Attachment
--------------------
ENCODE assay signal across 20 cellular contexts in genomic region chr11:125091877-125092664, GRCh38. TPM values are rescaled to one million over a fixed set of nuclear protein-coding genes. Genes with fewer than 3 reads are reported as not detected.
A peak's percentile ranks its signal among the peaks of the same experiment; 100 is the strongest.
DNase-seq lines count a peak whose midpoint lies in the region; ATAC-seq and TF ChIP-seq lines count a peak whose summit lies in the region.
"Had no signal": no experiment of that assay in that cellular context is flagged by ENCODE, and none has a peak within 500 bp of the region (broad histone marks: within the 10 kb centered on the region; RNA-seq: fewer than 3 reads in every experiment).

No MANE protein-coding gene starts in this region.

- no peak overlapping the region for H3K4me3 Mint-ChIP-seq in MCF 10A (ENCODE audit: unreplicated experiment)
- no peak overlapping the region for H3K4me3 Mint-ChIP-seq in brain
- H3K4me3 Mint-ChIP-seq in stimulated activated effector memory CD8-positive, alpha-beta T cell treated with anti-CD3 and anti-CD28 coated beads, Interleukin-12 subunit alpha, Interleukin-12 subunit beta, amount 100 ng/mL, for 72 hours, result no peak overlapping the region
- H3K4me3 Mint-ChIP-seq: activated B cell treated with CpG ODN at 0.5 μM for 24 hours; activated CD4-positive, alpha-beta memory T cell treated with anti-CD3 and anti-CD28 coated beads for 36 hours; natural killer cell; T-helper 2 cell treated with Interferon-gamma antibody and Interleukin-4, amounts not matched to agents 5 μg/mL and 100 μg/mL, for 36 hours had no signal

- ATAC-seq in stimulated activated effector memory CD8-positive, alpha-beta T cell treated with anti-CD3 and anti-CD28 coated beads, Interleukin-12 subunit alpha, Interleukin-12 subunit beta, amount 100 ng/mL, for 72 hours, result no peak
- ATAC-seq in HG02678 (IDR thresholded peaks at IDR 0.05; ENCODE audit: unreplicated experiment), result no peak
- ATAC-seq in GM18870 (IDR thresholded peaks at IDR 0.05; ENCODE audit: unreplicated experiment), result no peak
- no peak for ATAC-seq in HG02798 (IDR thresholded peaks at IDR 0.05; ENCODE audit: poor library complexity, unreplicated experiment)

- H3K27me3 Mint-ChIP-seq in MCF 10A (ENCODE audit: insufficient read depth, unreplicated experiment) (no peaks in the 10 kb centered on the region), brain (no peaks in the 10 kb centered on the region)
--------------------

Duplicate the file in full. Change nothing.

ENCODE assay signal across 20 cellular contexts in genomic region chr11:125091877-125092664, GRCh38. TPM values are rescaled to one million over a fixed set of nuclear protein-coding genes. Genes with fewer than 3 reads are reported as not detected.
A peak's percentile ranks its signal among the peaks of the same experiment; 100 is the strongest.
DNase-seq lines count a peak whose midpoint lies in the region; ATAC-seq and TF ChIP-seq lines count a peak whose summit lies in the region.
"Had no signal": no experiment of that assay in that cellular context is flagged by ENCODE, and none has a peak within 500 bp of the region (broad histone marks: within the 10 kb centered on the region; RNA-seq: fewer than 3 reads in every experiment).

No MANE protein-coding gene starts in this region.

- no peak overlapping the region for H3K4me3 Mint-ChIP-seq in MCF 10A (ENCODE audit: unreplicated experiment)
- no peak overlapping the region for H3K4me3 Mint-ChIP-seq in brain
- H3K4me3 Mint-ChIP-seq in stimulated activated effector memory CD8-positive, alpha-beta T cell treated with anti-CD3 and anti-CD28 coated beads, Interleukin-12 subunit alpha, Interleukin-12 subunit beta, amount 100 ng/mL, for 72 hours, result no peak overlapping the region
- H3K4me3 Mint-ChIP-seq: activated B cell treated with CpG ODN at 0.5 μM for 24 hours; activated CD4-positive, alpha-beta memory T cell treated with anti-CD3 and anti-CD28 coated beads for 36 hours; natural killer cell; T-helper 2 cell treated with Interferon-gamma antibody and Interleukin-4, amounts not matched to agents 5 μg/mL and 100 μg/mL, for 36 hours had no signal

- ATAC-seq in stimulated activated effector memory CD8-positive, alpha-beta T cell treated with anti-CD3 and anti-CD28 coated beads, Interleukin-12 subunit alpha, Interleukin-12 subunit beta, amount 100 ng/mL, for 72 hours, result no peak
- ATAC-seq in HG02678 (IDR thresholded peaks at IDR 0.05; ENCODE audit: unreplicated experiment), result no peak
- ATAC-seq in GM18870 (IDR thresholded peaks at IDR 0.05; ENCODE audit: unreplicated experiment), result no peak
- no peak for ATAC-seq in HG02798 (IDR thresholded peaks at IDR 0.05; ENCODE audit: poor library complexity, unreplicated experiment)

- H3K27me3 Mint-ChIP-seq in MCF 10A (ENCODE audit: insufficient read depth, unreplicated experiment) (no peaks in the 10 kb centered on the region), brain (no peaks in the 10 kb centered on the region)